Cigarette smoking is known to be associated with increased plasma Homocysteine. Both known to be associated with increased risk of cardiovascular disease. This study investigated the effect of smoking on serum Homocysteine and vitamin B12 concentration. Serum Homocysteine and vitamin B12 levels were measured in 300 male subjects. Out of which 150 were smokers and 150 non-smokers (controls) with an age range of 50 to 60 years. Only chronic smokers who were smoking for more than 20 years were included in the study. The concentration of Homocysteine in smokers was 17.51 ± 7.44 µmol/L and in non-smokers was 8.61 ± 5.32 µmol/L. Instead the concentration of vitamin B12 in smokers was 346.83 ± 125.76 pg/ml and in non-smokers was 481.43 ± 174.65 pg/ml. There was significant increase in concentration of Homocysteine in serum of chronic smokers as compared to non-smokers while it was inverse in case of vitamin B12. The concentration of vitamin B12 was significantly decreased in serum of chronic smokers as compared to non-smokers. Thus this study concludes that smoking increases Homocysteine levels and decreases vitamin B12 levels leading to increase cardiovascular disease risk among smokers.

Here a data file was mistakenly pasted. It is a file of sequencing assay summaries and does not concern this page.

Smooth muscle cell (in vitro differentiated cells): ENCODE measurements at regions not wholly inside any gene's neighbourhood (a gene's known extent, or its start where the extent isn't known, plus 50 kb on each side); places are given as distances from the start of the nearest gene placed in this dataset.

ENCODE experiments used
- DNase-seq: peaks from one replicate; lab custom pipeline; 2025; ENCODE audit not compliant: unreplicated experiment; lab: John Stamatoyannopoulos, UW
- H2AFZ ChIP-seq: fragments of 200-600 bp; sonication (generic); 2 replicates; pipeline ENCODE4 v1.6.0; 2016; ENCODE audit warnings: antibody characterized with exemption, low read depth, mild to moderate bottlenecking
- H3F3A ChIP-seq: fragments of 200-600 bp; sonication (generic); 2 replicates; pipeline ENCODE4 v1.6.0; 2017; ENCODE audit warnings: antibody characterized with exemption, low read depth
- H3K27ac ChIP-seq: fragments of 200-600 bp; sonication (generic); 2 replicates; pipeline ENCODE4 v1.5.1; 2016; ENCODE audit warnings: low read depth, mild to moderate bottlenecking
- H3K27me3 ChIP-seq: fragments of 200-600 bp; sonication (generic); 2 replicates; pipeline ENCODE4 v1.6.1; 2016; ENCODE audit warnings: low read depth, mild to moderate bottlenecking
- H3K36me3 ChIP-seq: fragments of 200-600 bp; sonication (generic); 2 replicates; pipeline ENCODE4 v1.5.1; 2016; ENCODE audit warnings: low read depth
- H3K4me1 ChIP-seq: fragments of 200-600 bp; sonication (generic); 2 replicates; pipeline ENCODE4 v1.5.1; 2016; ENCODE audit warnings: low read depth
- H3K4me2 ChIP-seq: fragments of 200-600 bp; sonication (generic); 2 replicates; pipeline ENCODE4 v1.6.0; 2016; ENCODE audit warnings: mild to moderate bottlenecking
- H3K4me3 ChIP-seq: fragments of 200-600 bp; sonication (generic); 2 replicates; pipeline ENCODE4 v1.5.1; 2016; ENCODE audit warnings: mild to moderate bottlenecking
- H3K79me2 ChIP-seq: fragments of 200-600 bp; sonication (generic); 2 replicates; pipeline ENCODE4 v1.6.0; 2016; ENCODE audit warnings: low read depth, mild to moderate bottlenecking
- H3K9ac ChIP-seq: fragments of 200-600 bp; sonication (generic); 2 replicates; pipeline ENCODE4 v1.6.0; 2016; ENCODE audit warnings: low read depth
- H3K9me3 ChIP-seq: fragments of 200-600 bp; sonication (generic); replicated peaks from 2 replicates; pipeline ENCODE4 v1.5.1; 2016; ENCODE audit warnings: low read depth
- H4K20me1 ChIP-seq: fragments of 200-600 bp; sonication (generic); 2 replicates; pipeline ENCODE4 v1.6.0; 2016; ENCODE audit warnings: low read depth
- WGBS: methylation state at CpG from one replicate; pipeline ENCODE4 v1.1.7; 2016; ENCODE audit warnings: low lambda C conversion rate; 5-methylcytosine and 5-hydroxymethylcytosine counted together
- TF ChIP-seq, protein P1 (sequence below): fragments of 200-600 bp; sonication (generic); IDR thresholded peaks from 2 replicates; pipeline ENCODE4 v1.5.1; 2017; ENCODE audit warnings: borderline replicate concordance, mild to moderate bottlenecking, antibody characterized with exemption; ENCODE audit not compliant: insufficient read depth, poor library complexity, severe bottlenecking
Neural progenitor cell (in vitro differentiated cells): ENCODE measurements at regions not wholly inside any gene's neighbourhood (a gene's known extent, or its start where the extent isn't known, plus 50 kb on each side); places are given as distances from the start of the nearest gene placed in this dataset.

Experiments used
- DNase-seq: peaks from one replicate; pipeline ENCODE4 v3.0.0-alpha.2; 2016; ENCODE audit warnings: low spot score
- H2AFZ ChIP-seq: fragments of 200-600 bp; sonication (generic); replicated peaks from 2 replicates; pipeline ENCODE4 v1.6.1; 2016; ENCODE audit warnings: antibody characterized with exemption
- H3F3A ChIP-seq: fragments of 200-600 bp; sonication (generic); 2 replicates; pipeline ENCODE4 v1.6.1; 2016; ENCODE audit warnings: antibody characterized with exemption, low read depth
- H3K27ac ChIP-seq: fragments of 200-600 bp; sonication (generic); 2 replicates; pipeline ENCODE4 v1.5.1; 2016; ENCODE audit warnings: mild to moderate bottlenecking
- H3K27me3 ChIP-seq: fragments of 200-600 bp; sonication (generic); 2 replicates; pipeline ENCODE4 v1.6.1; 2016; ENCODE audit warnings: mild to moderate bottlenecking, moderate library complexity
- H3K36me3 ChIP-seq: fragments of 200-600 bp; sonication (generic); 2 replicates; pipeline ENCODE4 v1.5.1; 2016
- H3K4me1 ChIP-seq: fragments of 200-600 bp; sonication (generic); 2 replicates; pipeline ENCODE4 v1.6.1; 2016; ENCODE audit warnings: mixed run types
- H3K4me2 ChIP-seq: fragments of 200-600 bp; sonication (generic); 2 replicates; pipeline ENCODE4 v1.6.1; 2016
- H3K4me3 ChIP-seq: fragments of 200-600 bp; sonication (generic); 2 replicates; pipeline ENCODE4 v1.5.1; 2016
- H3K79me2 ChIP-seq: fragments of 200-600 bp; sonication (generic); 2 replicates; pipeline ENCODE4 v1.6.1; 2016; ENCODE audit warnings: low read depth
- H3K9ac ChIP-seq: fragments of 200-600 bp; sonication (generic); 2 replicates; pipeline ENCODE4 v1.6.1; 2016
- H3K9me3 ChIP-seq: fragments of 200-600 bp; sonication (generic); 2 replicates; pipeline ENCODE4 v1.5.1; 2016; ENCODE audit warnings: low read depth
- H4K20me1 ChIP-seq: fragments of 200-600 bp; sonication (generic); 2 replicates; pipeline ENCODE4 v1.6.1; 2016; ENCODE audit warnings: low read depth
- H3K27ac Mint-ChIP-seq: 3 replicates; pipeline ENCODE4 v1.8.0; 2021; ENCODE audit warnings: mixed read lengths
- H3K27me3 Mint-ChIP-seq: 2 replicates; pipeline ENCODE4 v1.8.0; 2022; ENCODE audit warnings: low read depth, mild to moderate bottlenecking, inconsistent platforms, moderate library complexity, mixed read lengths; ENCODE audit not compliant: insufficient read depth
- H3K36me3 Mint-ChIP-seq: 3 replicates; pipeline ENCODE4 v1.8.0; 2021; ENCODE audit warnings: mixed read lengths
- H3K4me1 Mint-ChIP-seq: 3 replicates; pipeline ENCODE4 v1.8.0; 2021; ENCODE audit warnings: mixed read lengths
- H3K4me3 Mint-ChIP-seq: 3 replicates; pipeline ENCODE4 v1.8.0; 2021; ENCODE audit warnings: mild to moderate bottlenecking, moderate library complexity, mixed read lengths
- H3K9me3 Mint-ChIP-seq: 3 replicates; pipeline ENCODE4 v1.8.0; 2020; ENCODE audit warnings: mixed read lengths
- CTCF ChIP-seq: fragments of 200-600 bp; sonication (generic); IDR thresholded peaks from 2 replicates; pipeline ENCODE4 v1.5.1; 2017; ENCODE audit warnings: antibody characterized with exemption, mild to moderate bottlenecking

Singh, D. (2016). Effect of Cigarette Smoking on Serum Homocysteine and Vitamin B12 Level in Male Population of Udaipur. Biochemistry & Analytical Biochemistry, 5(2). https://doi.org/10.4172/2161-1009.1000282